Working illegally in China could result in deportation, fines, and even imprisonment. It is important to enter the country with the correct visa for internships. The following visas are issued by the Chinese government to foreigners:
L Visa or Tourist Visa
As the term suggests, this visa is meant to be issued to tourists, not students or interns. Holders of an L visa must not work in China as it is prohibited by law. The consequences of being caught with unauthorized employment in the country are not worth the risk.
Visa brokers or providers may offer an L Visa as an option to enter China with the intent of changing the visa once in China, particularly if work is already available. This is not advisable as there is no guarantee of getting the correct visa once in China.
Denial is highly probable. Those employed with an L visa runs the risk of not being paid properly by the employer, of suffering unethical and poor work conditions, etc., particularly if the employer is aware of the employee’s status.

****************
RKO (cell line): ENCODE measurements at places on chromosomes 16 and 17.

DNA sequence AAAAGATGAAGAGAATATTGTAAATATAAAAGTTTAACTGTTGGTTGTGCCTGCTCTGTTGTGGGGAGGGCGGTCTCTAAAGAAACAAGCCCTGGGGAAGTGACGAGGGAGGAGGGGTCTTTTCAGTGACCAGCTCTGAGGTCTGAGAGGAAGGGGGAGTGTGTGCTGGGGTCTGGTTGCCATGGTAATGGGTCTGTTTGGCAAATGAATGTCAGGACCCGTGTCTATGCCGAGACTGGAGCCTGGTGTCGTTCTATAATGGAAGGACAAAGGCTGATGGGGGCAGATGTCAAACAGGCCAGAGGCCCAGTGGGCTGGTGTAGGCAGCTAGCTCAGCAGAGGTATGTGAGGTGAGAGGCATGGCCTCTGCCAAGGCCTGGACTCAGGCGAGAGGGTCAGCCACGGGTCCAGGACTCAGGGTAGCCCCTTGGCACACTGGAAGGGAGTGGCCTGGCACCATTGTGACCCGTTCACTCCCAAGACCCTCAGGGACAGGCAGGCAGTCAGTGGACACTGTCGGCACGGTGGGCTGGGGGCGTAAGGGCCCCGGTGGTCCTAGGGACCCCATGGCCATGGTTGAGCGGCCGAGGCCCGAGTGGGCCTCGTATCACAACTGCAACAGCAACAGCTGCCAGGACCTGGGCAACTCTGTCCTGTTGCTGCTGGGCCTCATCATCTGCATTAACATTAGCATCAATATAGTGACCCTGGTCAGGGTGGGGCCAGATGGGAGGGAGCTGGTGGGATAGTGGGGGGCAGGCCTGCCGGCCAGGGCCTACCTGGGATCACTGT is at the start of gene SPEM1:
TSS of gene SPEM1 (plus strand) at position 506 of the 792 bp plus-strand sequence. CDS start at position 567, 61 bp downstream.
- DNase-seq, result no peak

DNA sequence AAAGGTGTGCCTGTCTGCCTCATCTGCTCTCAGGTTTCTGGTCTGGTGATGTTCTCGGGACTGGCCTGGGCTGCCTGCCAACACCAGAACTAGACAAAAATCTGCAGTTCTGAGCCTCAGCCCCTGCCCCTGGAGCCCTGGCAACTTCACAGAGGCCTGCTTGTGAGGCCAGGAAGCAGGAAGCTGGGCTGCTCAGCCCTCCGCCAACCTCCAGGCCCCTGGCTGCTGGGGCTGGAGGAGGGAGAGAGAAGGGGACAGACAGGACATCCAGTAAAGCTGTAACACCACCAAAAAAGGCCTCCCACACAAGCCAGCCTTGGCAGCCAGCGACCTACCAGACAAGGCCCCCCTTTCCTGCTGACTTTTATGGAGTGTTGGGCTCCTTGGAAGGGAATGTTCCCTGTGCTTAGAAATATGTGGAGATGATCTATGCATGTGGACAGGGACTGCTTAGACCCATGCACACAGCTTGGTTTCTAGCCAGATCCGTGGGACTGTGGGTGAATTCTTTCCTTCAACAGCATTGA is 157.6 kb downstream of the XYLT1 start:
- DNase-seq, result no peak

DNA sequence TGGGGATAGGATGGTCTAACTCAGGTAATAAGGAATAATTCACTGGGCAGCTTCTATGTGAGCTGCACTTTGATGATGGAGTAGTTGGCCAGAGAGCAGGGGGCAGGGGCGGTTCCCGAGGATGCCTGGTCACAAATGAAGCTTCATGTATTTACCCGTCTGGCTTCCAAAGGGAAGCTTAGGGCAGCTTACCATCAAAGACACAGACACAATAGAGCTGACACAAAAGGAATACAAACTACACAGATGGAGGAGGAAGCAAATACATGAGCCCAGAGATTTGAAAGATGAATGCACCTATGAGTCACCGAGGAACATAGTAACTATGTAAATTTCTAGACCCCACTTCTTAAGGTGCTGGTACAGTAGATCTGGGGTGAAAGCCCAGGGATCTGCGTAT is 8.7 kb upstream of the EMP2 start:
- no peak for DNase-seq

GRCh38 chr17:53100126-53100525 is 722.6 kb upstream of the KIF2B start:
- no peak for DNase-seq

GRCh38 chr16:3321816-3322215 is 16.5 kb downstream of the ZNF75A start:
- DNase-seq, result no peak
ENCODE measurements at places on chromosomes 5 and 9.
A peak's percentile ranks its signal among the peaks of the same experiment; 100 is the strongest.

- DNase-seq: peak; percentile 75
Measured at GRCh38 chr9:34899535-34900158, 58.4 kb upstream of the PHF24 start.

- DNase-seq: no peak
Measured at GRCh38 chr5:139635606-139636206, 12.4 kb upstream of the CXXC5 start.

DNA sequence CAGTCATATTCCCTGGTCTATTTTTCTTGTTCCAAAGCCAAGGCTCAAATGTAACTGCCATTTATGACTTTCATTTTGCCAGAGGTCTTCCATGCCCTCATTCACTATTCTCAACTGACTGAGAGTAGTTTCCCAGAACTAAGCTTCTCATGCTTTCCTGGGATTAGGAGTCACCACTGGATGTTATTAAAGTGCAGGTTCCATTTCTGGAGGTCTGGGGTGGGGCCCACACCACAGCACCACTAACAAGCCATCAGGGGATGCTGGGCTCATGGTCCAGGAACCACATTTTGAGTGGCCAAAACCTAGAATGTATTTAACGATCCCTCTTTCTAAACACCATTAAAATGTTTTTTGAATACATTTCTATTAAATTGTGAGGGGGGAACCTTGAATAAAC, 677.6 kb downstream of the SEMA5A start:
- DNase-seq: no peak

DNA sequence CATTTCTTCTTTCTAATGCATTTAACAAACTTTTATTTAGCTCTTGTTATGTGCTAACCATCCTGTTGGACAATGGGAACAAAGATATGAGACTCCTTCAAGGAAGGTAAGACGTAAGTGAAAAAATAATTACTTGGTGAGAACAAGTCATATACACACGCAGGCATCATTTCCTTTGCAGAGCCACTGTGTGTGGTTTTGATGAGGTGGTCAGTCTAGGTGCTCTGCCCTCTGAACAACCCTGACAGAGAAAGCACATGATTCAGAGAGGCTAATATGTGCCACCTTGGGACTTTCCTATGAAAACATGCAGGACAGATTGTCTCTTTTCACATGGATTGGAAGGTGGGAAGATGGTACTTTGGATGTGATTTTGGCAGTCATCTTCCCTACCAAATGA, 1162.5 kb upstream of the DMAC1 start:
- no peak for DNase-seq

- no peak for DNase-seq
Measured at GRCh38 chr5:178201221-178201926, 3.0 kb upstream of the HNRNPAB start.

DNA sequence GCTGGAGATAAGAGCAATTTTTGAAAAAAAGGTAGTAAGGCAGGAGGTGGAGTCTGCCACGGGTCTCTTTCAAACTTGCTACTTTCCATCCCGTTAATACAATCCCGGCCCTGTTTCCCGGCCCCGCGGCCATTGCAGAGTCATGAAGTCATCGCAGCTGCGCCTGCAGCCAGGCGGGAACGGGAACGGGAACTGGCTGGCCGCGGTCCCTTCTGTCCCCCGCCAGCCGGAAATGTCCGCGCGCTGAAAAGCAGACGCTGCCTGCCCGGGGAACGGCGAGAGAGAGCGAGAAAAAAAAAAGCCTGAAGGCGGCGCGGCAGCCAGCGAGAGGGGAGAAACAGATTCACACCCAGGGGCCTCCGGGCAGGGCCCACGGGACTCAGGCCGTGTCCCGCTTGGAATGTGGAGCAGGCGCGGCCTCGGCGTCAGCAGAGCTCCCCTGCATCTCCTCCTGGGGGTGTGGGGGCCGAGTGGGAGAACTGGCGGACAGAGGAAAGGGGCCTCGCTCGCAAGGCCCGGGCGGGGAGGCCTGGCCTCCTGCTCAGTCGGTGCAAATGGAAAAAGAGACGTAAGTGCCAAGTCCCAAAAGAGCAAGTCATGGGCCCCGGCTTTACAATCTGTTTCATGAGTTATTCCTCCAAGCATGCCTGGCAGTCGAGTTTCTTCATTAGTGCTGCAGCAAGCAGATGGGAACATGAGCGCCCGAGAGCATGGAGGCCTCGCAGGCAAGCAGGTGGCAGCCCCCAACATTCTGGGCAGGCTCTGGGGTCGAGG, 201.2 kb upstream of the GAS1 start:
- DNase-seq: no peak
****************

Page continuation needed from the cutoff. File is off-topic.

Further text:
Z Visa or Work Visa
As provided by China’s Labor Department, a foreign national should acquire a Z visa if he will work in China, more particularly, if he has a labor relationship with a Chinese work unit. Those foreigners with foreign labor contract and source of salary will also need a Z visa to enter China, particularly if he will engage in work for 3 months or more.
However, as provided by Article 6 of the 1996 Regulations on the Employment of Foreigners, the Work Visa must only be issued to foreigners who will take positions in companies where there is a “special need” and is considered an occupation in “shortage” in China.
From the foregoing provisions of Chinese laws, however, it is clear that a Z visa is not meant to be used for internship purposes by foreigners. Moreover, the acquisition of the Z visa is quite difficult even if the purpose is really to work in China.
F Visa or Visitor Visa
Prior to 2013 and by virtue of Article 4(4) of the 2010 Implementing Rules, the F Visa is used for internship purposes in China. It permits the holder to get a six-month internship, regardless if it is paid or not.